Wineries covet gold medals and spend millions of dollars a year entering wine in competitions and paying fees in hopes that they will be able to brag about awards on their bottles and boast about them in pitches to tasting room customers and wine club members.
But a study of U.S. wine contests published this week suggests consumers should not always assume that gold medal winners are outstanding wines.
Writing in the Journal of Wine Economics, retired Cal State Humboldt professor Robert Hodgson said he looked at the results for more than 4,000 wines entered in 13 U.S. competitions in 2003 and found little consistency in what wines won gold medals.
The findings were dismissed as "hogwash" by the organizer of the Los Angeles County Fair's giant wine contest.
The study said that of almost 2,500 wines that were entered in more than three competitions, 47% won a gold medal in at least one contest.
However, of those gold medal winners, 98% were regarded as just above average or below in at least one of the other competitions. Hodgson said that demonstrated how little consistency there was.
"Of the wines that entered five competitions and got at least one gold, about 75% also received no award in at least one of the remaining competitions," he said.
"How can you explain this huge discrepancy?" the professor asked. "Either the wineries are sending non-uniform samples to competitions or the judges are simply unreliable instruments for assessing quality. What is the consumer to think?" Hodgson, who taught oceanography and statistics, owns the small Fieldbrook Winery north of Eureka in Humboldt County. He decided to study wine competitions after seeing his wines win in some events and garner no awards in others.
Hodgson drew the ire of many wine contest organizers earlier this year when he published a four-year study of the California State Fair Wine Competition that found judges often rated the same wine differently when they tasted it twice in a blind group of wines.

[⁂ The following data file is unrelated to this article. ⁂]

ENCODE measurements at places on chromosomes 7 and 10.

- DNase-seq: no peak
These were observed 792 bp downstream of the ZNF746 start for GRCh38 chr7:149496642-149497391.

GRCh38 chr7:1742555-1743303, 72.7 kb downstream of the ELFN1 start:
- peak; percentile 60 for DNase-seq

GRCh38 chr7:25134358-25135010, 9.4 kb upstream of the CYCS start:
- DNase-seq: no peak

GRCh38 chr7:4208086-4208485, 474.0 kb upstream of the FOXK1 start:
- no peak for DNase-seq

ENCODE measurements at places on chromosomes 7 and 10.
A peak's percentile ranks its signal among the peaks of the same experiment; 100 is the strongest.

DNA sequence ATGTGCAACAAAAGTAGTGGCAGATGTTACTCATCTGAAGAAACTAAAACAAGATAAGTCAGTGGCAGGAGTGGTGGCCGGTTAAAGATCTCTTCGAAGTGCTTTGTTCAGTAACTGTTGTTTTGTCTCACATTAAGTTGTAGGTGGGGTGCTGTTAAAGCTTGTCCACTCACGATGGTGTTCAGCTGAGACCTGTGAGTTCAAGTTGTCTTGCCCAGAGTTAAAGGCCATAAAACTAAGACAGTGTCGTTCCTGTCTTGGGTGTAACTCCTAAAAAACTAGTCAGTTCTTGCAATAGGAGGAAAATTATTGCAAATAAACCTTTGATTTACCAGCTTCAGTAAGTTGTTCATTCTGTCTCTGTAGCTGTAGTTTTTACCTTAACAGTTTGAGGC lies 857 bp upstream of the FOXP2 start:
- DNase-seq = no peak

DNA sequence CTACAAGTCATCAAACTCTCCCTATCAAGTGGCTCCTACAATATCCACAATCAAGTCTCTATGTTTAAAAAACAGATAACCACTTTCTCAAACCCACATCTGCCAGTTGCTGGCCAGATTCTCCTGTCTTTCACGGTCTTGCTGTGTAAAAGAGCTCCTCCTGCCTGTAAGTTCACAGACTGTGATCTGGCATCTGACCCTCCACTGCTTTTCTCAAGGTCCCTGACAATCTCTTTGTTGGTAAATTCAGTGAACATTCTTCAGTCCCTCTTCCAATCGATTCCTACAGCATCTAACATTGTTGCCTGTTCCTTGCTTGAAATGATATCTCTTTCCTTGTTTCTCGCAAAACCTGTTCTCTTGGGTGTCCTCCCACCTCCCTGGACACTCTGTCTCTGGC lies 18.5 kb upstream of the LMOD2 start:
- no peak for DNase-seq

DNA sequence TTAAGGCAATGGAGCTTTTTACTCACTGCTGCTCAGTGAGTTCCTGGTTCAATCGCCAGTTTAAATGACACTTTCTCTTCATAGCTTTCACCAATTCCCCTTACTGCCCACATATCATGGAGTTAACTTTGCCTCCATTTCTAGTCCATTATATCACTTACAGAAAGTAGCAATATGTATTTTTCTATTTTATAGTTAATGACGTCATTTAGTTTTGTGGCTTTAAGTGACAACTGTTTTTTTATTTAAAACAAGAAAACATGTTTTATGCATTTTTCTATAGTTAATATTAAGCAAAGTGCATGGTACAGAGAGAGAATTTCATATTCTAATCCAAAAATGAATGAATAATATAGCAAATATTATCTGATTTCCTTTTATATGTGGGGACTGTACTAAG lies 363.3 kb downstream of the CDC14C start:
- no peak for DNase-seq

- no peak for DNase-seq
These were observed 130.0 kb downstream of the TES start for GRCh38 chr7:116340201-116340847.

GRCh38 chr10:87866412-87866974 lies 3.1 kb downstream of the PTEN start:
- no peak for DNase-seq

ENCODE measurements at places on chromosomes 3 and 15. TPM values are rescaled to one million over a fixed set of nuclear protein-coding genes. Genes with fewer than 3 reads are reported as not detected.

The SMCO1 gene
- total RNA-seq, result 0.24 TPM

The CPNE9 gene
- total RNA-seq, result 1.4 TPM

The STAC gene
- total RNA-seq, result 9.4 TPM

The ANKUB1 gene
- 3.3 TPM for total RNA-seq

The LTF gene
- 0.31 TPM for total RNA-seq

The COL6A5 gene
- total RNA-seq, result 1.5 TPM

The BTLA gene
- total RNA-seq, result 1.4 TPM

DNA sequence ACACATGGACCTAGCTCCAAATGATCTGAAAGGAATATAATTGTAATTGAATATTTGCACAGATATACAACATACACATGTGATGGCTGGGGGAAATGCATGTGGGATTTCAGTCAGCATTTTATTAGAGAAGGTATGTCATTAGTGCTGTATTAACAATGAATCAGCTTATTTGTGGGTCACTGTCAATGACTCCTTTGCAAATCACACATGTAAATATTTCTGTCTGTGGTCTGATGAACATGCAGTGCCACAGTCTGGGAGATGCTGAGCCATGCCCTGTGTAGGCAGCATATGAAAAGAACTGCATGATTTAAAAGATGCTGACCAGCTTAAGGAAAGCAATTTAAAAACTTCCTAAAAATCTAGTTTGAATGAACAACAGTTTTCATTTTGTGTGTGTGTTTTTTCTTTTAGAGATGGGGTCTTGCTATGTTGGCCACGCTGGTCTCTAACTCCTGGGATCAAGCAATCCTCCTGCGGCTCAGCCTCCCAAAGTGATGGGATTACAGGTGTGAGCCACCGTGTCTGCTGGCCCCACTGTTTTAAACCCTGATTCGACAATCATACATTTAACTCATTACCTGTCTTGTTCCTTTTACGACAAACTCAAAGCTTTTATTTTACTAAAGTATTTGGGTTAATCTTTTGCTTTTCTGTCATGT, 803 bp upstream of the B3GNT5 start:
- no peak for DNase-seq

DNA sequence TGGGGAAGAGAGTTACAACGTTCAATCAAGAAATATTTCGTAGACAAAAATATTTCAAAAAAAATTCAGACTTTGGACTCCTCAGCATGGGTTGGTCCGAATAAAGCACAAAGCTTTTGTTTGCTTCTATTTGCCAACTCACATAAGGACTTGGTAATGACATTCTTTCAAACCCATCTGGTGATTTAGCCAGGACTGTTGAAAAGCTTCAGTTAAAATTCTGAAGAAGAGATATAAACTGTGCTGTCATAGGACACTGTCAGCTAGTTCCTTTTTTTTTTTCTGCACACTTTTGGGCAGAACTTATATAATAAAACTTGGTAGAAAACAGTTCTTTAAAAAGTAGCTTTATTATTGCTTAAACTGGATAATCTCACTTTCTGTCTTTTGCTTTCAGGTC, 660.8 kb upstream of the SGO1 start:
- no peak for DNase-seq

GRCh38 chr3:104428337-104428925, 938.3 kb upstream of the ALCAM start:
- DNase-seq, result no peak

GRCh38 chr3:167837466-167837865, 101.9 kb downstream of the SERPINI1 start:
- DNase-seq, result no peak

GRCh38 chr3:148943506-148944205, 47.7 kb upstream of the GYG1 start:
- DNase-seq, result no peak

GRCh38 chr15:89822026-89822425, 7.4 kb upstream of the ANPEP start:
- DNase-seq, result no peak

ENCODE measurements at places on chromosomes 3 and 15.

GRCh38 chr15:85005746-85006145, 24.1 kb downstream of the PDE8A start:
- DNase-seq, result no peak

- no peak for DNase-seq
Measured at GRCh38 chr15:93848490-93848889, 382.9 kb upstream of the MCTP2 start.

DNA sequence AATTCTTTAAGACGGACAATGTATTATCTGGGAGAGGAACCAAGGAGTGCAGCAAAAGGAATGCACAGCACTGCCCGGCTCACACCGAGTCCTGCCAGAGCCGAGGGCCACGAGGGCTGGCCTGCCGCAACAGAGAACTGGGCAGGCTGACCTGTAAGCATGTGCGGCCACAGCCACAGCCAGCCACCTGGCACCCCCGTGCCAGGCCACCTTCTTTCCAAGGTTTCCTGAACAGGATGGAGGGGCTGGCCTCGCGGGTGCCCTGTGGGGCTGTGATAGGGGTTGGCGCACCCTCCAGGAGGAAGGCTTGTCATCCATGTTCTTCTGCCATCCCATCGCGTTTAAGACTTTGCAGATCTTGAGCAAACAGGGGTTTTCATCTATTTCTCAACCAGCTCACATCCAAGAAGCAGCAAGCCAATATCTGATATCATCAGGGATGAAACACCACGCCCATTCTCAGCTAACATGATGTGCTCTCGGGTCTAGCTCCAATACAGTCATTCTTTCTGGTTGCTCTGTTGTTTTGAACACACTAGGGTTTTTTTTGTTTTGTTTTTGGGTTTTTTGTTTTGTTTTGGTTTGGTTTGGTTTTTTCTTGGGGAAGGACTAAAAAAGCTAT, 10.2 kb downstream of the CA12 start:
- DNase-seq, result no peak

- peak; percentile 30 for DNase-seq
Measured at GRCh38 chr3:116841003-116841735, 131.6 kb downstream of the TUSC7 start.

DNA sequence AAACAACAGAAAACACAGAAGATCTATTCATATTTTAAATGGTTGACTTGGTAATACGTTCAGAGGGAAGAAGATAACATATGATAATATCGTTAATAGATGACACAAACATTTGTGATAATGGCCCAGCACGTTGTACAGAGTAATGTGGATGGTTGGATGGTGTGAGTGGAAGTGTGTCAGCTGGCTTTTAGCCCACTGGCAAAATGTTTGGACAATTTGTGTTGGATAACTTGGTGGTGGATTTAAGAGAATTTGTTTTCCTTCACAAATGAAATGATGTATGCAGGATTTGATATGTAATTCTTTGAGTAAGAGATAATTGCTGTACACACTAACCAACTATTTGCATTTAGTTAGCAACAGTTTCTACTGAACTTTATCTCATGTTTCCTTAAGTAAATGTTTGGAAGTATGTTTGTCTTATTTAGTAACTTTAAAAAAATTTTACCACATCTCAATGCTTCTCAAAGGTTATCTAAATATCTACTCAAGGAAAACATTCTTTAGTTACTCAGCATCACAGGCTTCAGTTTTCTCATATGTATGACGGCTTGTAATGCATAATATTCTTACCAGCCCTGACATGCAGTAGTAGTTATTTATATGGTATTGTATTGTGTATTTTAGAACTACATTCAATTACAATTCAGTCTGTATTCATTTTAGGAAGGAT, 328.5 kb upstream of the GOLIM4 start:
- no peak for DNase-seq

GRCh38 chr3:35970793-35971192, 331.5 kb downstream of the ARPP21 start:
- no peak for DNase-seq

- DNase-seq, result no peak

His latest study used a compendium of wine contest entries and awards collected by California Grapevine, a wine enthusiast newsletter.
He's also taking heat for this report.
"The conclusion that everything is just chance is hogwash," said Robert Small, chairman of the Los Angeles County Fair's wine contest.
"Our mission is to provide factual good information to consumers," and the contest selects winemakers and others who are skilled at judging the quality of a wine, he said.
The competition also provides many wineries with an "affordable way" to get their wine noticed in an industry dominated by giant corporations with large marketing budgets, Small said.
Wineries entered about 3,600 wines in this year's competition, paying a $75 entry fee. All but the makers of limited-production wines provided six bottles for tasting.
Joe Roberts, who writes the 1WineDude blog and is a certified wine educator, said Hodgson's study failed to address wide differences in the way the contests were managed and in the tasting skills of judges.
A gold medal from a well-designed contest would be "meaningful" but looks "random" when lumped together with data from all the other competitions, he said.
Still, Roberts, who does not judge wine contests, said it's wise for consumers to be cautious: "There is no place where a consumer can go to understand whether an award at one competition is any better than an award at another."
The randomness of gold medals is no surprise to Hildegarde Heymann, a professor and sensory scientist at the UC Davis department of viticulture and enology.
The problem, she said, is that the wine contest judges don't have enough training in sensory perception to be able to taste wines and offer consistent and repeatable evaluations.
"The facts are that the results are not repeatable across competitions," Heymann said. "Basically, this is a beauty contest rating Miss Universe as she walks down the runway."
The study can be found online at www.wine-conomics.org/journal/content/Volume4/number1.